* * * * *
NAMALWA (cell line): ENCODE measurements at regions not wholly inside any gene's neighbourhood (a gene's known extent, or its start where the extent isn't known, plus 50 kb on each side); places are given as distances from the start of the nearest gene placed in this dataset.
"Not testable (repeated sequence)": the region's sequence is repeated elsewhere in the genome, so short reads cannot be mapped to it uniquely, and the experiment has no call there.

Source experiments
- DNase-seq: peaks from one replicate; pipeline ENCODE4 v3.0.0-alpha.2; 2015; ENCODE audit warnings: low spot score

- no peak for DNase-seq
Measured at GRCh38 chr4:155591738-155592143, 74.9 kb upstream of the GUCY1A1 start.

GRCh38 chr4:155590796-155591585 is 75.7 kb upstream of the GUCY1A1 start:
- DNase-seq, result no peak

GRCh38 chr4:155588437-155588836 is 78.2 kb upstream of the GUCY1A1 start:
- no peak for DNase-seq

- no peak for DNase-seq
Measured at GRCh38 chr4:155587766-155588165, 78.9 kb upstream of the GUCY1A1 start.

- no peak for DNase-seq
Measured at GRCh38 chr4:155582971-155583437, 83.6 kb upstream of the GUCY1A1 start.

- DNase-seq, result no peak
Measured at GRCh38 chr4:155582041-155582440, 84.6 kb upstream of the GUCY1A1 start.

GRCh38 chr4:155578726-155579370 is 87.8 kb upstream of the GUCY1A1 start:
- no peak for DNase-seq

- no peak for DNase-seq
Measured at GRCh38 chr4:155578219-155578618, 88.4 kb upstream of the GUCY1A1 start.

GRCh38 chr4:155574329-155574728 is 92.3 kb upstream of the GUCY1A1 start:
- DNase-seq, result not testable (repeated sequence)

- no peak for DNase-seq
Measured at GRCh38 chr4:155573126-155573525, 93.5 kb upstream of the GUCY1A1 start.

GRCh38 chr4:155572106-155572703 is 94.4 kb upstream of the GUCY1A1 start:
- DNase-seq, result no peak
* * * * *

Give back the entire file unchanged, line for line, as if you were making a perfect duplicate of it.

NAMALWA (cell line): ENCODE measurements at regions not wholly inside any gene's neighbourhood (a gene's known extent, or its start where the extent isn't known, plus 50 kb on each side); places are given as distances from the start of the nearest gene placed in this dataset.
"Not testable (repeated sequence)": the region's sequence is repeated elsewhere in the genome, so short reads cannot be mapped to it uniquely, and the experiment has no call there.

Source experiments
- DNase-seq: peaks from one replicate; pipeline ENCODE4 v3.0.0-alpha.2; 2015; ENCODE audit warnings: low spot score

- no peak for DNase-seq
Measured at GRCh38 chr4:155591738-155592143, 74.9 kb upstream of the GUCY1A1 start.

GRCh38 chr4:155590796-155591585 is 75.7 kb upstream of the GUCY1A1 start:
- DNase-seq, result no peak

GRCh38 chr4:155588437-155588836 is 78.2 kb upstream of the GUCY1A1 start:
- no peak for DNase-seq

- no peak for DNase-seq
Measured at GRCh38 chr4:155587766-155588165, 78.9 kb upstream of the GUCY1A1 start.

- no peak for DNase-seq
Measured at GRCh38 chr4:155582971-155583437, 83.6 kb upstream of the GUCY1A1 start.

- DNase-seq, result no peak
Measured at GRCh38 chr4:155582041-155582440, 84.6 kb upstream of the GUCY1A1 start.

GRCh38 chr4:155578726-155579370 is 87.8 kb upstream of the GUCY1A1 start:
- no peak for DNase-seq

- no peak for DNase-seq
Measured at GRCh38 chr4:155578219-155578618, 88.4 kb upstream of the GUCY1A1 start.

GRCh38 chr4:155574329-155574728 is 92.3 kb upstream of the GUCY1A1 start:
- DNase-seq, result not testable (repeated sequence)

- no peak for DNase-seq
Measured at GRCh38 chr4:155573126-155573525, 93.5 kb upstream of the GUCY1A1 start.

GRCh38 chr4:155572106-155572703 is 94.4 kb upstream of the GUCY1A1 start:
- DNase-seq, result no peak